Denise Frohman is a poet, performer, and educator from New York City. A CantoMundo Fellow, she’s received residencies and awards from the National Association of Latino Arts & Cultures, Leeway Foundation, Blue Mountain Center, and Millay Colony. Her work has appeared in The BreakBeat Poets: LatiNext, Nepantla: An Anthology for Queer Poets of Color, The New York Times, ESPNW and garnered over 10 million views online. A former Women of the World Poetry Slam Champion, she’s featured on national and international stages from The White House to The Apollo, and over 200 colleges and universities. She co-organized #PoetsforPuertoRico and lives in Philadelphia.
We have a moral responsibility to become the most ourselves we can be. In order to do that, I think kindness, justice, compassion, empathy, art, truth, and beauty better facilitate our ability to be uniquely ourselves than do injustice, cruelty, acrimony, lies, etc. It is more of a function of how we fulfill our purpose. In that sense, faith and spirituality motivate my sense of justice.
To me, this is a really interesting example of how complex racism can be. It doesn’t matter if Kodak was acting in a racist way, because the lived experience of people was the same. If you were a person of color who was trying to get your wedding photo taken, that was the grinder with Kodak. You have dark skin and a white dress. If you’re a photographer trying to capture the detail in the dress, all of her skin tone is gone. She just turns into kind of a black smear. No bride wants to spend all the money on a dress for her special day and see no detail in the pictures.
During your reading at Wednesday Night Poetry, you said something that struck a chord with me, which was: “My being alive is a protest even if it is a protest against something inside of me that I am struggling with.”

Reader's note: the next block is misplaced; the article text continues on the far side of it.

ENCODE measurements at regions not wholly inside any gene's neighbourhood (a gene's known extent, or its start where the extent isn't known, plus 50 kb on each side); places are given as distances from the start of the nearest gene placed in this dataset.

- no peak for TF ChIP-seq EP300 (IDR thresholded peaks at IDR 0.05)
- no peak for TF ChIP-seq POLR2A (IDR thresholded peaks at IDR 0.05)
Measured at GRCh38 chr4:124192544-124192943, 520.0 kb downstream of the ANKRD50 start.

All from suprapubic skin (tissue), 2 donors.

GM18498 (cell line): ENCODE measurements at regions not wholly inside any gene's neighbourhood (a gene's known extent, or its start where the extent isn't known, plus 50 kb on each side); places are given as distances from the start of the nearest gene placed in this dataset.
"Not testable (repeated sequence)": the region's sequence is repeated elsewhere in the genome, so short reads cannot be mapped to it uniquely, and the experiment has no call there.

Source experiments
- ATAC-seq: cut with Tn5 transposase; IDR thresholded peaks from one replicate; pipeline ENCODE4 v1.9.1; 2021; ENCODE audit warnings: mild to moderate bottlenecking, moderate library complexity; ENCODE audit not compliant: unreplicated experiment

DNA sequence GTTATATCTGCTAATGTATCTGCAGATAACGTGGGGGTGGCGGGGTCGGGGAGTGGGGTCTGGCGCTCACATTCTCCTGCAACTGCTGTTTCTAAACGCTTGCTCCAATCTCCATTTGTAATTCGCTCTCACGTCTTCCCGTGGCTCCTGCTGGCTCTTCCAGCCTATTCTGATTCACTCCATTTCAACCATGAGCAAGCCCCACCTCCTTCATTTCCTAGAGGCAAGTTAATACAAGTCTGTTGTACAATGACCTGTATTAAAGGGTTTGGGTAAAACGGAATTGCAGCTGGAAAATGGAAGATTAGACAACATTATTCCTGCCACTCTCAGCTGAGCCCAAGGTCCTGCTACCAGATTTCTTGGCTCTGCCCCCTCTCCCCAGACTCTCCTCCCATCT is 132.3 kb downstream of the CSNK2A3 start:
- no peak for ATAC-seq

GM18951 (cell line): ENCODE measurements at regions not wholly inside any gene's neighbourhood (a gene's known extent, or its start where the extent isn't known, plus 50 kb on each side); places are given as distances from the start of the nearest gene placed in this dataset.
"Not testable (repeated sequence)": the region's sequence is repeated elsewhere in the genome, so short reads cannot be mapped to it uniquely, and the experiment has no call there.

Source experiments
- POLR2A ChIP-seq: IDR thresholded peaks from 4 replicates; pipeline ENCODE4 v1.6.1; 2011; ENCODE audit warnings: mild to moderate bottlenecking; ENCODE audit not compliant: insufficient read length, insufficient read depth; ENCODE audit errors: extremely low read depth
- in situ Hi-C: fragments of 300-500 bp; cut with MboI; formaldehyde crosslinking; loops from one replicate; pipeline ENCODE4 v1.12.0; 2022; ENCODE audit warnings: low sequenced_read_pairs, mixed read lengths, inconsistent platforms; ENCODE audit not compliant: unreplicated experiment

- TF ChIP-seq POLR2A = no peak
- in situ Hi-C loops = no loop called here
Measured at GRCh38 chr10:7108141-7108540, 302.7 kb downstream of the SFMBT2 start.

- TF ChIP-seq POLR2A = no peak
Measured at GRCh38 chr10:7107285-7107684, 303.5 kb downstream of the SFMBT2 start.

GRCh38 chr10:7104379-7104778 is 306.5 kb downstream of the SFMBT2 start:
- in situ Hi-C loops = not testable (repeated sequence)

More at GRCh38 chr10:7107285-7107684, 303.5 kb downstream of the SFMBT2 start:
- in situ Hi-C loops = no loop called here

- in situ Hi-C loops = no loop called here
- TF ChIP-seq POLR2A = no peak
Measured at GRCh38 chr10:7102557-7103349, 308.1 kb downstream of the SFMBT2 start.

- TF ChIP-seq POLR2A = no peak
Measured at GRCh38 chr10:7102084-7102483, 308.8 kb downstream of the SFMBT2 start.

Yes. I have been having a difficult time figuring out my place as a poet and what my responsibility is as a poet, especially as a poet of color that identifies as Afro-Latina. I’ve been trying to figure out how to lend my voice and whether my voice needs to be heard or not, and whether what I have to say is important.
A man and I stand on a New York street corner waiting to cross. Music playing in both our ears. He looks down and says something I cannot hear. I remove an earbud. He points “nice kicks man” I return “thanks man, cool shirt” a few beats later we both agree that you gotta stay fresh out here in these streets cause “you never know who you’re gonna meet” I joke “Rihanna could be right around the corner” we laugh and end with “have a good day, be safe” a few hours later I am sitting on a stoop enjoying my peace. A door slams behind me. A man looks down at me, at my shoes. “Fresh ass adidas” he doesn’t wait for a response. My voice chases after him “thanks man, preciate it”
I am many half things, which is not strange at all. Sometimes I am a metal sculptor, other times I am a blacksmith. Sometimes I am a 3D/CNC technician; other times I design artistic installations with robots. Sometimes I am an artist. I serve tacos part-time. There is nothing too strange about that.